Democracy is produced “as a matter of enterprise not [vision]…is designed to appeal to everyone” and “doesn’t come from any particular place or mark off any particular taste.” It is “not driven by any significant ambition except profit and commercial reward…and, in [ideaological] terms, it is essentially conservative.” It is “provided from on high rather than being made from below…Democracy is not a do-it-yourself political system but is professionally produced and packaged.”
– POP Democracy
There is an election happening in Montréal?
Has anyone else heard this question asked of them? At first it angers me; we are currently in the information age and there is no longer any excuse for ignorance. It is unfortunate that, despite the freedom we have over information, our laziness prevent us from informing ourselves. However, I will admit that something seems to be missing from this year’s electoral campaign.
As most of you know, democracy in Canada has become a vast marketing machine. Politicians don’t give speeches, they generate sound bites. They don’t foster visions, they fabricate photo-ops.
Democracy can now even be boiled down to colour associations:
RED = Liberal
BLUE = PQ and Conservative (strange bedfellows)
ORANGE = NDP
GREEN = Green
Democracy has come to mimic the Wikipedia definition of advertising:
The most important element is not information but suggestion.
« It makes use of associations, emotions and drives dormant in the sub-conscience of people (such as sex drive, herd instinct), of desires (happiness, health, fitness, appearance, self-esteem, reputation, belonging, social status, identity, adventure, distraction, reward), of fears (illness, weaknesses, loneliness, need, uncertainty, security), or of prejudices, learned opinions and comforts. »
In democracy, image is everything. De facto and de jure. Don’t believe me? Ask Robert Stanfield.
Stephen Harper performs at an arts gala in Ottawa, and now everyone thinks he is Ringo, the misunderstood Beatle. The E, F#m, B chord progression has secured the Canadian Prime Minister a future majority government.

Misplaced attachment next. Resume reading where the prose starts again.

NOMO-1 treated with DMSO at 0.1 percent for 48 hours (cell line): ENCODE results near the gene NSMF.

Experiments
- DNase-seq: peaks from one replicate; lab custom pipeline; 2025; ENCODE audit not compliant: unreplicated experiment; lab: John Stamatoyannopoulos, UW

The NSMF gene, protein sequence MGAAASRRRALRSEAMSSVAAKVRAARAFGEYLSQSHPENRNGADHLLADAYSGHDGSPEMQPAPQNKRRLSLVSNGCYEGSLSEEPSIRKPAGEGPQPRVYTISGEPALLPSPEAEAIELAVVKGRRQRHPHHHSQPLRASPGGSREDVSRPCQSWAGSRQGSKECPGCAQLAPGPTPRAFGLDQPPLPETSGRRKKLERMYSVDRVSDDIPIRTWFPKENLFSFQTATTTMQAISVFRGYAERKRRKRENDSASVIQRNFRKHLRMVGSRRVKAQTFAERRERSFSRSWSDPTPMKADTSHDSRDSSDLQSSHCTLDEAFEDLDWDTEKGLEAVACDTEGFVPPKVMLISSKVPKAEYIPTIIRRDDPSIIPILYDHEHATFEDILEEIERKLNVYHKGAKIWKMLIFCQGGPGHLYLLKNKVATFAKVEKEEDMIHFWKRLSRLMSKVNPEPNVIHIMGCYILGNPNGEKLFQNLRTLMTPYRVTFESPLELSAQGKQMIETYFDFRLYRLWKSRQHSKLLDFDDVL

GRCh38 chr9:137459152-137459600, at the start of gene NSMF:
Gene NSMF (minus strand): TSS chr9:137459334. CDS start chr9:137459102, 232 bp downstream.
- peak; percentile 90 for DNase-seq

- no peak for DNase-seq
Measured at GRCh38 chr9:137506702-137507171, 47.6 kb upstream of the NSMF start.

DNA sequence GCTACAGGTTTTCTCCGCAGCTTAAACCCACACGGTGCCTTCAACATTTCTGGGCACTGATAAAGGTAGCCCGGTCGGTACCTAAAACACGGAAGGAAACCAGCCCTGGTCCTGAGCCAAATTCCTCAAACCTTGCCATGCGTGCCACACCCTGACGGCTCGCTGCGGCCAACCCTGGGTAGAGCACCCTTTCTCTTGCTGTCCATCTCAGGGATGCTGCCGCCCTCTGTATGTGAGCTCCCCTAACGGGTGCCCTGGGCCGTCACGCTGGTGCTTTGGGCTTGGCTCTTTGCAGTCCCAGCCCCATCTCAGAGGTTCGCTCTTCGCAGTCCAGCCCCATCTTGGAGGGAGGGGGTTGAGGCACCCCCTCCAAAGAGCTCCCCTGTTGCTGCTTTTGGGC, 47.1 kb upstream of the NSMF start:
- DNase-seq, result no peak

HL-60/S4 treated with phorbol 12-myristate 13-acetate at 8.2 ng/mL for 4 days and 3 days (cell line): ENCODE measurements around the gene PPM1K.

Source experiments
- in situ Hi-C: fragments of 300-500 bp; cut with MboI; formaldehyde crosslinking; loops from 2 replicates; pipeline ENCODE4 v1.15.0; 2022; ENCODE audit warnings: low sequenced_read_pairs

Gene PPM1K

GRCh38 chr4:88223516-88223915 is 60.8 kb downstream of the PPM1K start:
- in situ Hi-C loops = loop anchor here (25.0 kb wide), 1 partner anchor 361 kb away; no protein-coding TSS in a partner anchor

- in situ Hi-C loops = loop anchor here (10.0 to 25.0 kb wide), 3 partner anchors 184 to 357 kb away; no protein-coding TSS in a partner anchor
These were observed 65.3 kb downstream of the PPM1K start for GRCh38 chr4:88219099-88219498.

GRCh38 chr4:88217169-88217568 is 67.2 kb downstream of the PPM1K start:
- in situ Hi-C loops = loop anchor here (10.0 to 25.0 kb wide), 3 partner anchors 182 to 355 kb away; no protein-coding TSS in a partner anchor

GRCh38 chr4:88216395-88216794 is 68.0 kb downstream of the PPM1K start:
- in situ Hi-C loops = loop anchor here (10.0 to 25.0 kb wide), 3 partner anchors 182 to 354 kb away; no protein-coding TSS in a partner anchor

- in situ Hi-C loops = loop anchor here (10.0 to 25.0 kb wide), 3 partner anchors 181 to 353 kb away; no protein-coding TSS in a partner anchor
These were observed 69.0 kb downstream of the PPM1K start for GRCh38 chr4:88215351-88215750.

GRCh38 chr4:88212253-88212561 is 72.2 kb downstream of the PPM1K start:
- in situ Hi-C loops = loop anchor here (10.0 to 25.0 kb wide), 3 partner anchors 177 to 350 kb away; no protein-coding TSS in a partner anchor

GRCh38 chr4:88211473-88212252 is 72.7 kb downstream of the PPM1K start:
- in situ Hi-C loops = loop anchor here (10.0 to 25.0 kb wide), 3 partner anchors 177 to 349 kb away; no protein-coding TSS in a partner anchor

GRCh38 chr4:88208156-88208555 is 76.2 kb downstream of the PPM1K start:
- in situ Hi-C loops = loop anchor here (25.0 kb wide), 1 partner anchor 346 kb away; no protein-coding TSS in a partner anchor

If I weren’t so invested in urban affairs in Montréal, I don’t think I would have any idea who was running for what, where and when. If I run to the press for answers, I’m left with questions: Tremblay is crooked? Harel can’t speak English? Bergeron, who? One must also not discount the role Montréal’s fusion-défusion-confusion system of administration has in intensifying the fog of ignorance. Is Ville St-Laurent a city; Montréal-Nord a républik; Mile-End a district of Brooklyn?
Promotional material needs to be hit over the head of the electorate. It needs to be spat in their faces. It needs to be whipped across their backs. Only then, will people wake up and say: Oh! This thing that is happening seems to be very important. Why don’t I take a look into it?
In Montréal, as with the rest of Canada, this task is usually accomplished by two things: wedge issues and election signs. The former is looking a little worse for wear, and the use of the latter has been curtailed for this year’s election.
The reason to reduce signs this year was, on the surface, a noble one. Environmentalism, improving the visual urban landscape; who can complain about these benefits?
However, since democracy is advertising, a lack of advertising is a lack of democracy. It means people do not know their candidates; people don’t know the issues. Research has shown that the electorate is generally conservative – not seeking change – so if presented with the choice between the familiar and the unfamiliar, they will choose the former. Comme disent les Anglais : Better the Devil you know. Fewer election signs only bolster results for incumbent or star-calibre parties.
- a) The only candidate running, or
- b) A local New Wave band.
(p.s. the answer is c) none of the above. However, he is a candidate really worth supporting; unlike some in the political machinery, he doesn’t just espouse vague énocés, he pushes an actual platform)
Municipal parties are trying, though. In Côte-des-Neiges, which, following years of municipal neglect, has become possibly THE most exciting arrondissement in the race thus far, electoral signs exude a stronger presence. So when push comes to shove, « environmentalism » goes out the window.
Maybe certain parties have abandoned certain areas of the city?
Whatever the case may be, I will be voting in the municipal elections this November. Perhaps democracy has more in common with a mentos commercial than any sort of political philosophy. Nevertheless, it is the only option we currently have.
Bonus: SOS Montréal – Design students at the Université du Québec à Montréal and their take on election posters